Some interesting facts about asparagus:
It used to be in the lily family, but now it’s in its own family. The berries of an asparagus plant are toxic to humans. Nevertheless, humans have been eating asparagus for at least 20,000 years. In the very first cookbook, De Re Coquinaria, Apicus advises drying the stalks before immersing in boiling water backwards. In England, it used to be known as “sparrow-grass.” Asparagus is extremely high in folic acid, which has been shown to retard Alzheimer’s Disease. It is also a diuretic, which makes you pee, and contains a lot of fiber, which makes you move your bowels. Washing your face with water in which asparagus has been boiled helps remove blemishes. Asparagus repels tomato nematodes, and tomato plants repel asparagus beetles. The German town of Schwetzingen crowns an “Asparagus Queen” during its annual festival. While most people produce odorous urine after eating asparagus, only 22% of people are genetically predisposed to be able to detect it. No-one on Earth likes Asparagus-Potato Mold, so don’t ever serve it.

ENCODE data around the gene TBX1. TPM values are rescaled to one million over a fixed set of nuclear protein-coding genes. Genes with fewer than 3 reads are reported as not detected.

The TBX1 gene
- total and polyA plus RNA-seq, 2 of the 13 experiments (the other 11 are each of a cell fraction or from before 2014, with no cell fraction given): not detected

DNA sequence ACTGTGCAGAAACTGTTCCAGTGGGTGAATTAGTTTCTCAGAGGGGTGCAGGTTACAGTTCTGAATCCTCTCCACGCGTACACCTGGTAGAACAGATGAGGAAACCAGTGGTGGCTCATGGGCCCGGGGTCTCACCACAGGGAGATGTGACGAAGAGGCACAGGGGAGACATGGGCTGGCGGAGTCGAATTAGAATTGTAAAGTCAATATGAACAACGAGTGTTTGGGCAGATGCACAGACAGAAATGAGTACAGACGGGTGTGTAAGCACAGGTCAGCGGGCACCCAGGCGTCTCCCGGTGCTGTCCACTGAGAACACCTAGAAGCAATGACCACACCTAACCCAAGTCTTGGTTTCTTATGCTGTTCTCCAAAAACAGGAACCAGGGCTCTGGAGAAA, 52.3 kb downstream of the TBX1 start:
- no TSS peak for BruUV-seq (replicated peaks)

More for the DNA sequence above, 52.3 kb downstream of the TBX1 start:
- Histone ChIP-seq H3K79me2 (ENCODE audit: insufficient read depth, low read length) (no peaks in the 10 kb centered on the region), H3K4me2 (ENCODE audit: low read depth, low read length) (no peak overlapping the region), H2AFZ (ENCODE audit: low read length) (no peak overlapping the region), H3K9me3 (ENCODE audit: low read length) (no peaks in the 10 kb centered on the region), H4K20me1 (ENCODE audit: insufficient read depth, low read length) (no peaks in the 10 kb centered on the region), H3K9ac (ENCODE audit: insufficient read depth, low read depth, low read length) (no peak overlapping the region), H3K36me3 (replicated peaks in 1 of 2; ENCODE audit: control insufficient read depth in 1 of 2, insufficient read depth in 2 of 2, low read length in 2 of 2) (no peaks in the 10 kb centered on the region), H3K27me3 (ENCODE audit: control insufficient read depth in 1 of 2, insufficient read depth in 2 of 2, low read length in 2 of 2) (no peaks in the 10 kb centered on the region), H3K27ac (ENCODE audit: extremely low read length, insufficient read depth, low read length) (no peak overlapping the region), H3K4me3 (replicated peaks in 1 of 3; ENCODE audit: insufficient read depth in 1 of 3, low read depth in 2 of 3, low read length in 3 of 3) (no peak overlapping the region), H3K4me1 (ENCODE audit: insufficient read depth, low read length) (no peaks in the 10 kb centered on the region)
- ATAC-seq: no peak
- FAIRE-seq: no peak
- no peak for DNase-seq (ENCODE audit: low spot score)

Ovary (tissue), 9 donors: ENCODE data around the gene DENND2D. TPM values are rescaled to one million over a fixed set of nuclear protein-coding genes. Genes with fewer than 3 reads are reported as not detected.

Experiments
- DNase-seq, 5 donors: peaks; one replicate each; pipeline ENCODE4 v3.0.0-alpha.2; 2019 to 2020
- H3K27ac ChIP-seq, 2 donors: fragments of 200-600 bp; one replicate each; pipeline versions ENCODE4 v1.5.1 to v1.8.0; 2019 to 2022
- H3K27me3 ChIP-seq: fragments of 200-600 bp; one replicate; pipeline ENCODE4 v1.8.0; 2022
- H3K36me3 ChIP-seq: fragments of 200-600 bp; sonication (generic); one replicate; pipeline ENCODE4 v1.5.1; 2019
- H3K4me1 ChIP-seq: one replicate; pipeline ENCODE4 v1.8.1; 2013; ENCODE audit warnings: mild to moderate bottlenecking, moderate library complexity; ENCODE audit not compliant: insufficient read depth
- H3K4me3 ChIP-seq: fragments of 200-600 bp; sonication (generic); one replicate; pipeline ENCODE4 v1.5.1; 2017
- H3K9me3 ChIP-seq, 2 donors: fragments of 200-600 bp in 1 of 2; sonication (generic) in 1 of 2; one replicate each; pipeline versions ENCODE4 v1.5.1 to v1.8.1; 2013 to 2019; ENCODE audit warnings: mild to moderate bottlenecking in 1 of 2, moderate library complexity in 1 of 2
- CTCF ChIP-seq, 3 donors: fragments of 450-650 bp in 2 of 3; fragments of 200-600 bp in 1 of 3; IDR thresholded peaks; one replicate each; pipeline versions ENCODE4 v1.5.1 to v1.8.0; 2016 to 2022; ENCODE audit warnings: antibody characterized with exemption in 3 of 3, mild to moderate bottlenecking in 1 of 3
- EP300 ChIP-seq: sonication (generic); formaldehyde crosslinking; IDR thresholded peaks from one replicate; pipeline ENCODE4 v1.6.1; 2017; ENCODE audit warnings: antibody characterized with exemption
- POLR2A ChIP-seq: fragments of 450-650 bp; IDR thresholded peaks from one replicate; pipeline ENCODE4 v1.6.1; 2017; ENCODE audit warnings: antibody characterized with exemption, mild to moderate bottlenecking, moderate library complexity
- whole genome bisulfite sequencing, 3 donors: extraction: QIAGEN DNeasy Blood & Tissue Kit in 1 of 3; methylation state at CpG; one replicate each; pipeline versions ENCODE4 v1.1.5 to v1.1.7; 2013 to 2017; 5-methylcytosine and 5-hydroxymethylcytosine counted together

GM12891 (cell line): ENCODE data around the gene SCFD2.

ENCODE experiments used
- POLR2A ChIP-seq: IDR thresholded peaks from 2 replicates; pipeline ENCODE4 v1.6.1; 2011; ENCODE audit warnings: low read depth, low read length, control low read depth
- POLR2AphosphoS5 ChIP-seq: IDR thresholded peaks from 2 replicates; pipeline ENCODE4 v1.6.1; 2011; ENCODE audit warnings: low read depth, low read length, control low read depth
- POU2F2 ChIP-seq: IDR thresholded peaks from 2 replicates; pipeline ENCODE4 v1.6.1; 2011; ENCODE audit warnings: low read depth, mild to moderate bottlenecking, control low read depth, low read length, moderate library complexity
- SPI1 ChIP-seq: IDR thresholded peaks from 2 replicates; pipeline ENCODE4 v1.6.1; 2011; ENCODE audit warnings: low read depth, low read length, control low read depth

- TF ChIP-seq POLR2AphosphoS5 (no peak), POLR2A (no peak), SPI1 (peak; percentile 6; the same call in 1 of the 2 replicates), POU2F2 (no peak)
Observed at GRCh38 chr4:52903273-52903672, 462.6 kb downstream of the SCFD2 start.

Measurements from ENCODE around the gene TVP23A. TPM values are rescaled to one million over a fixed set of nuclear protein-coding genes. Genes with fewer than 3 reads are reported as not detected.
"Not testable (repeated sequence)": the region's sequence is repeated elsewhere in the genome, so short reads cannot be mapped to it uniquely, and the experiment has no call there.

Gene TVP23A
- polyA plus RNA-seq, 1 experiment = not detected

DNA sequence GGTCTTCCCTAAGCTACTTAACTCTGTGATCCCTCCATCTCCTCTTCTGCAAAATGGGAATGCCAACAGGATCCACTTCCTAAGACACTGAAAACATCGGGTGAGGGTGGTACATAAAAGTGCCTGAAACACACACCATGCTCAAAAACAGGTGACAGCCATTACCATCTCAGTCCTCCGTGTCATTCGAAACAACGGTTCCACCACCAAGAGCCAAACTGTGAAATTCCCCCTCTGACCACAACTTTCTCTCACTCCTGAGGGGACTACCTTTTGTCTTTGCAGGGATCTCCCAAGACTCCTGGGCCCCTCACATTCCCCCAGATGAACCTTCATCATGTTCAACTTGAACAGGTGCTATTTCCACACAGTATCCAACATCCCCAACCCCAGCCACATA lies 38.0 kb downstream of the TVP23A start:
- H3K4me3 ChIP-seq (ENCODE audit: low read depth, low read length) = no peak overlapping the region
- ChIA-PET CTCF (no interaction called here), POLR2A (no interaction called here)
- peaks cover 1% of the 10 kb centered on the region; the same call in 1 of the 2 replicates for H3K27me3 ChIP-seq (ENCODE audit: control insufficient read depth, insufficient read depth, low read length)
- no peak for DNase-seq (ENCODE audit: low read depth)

Woman’s Day Encyclopedia of Cookery, Fawcett Publications, Inc., 1966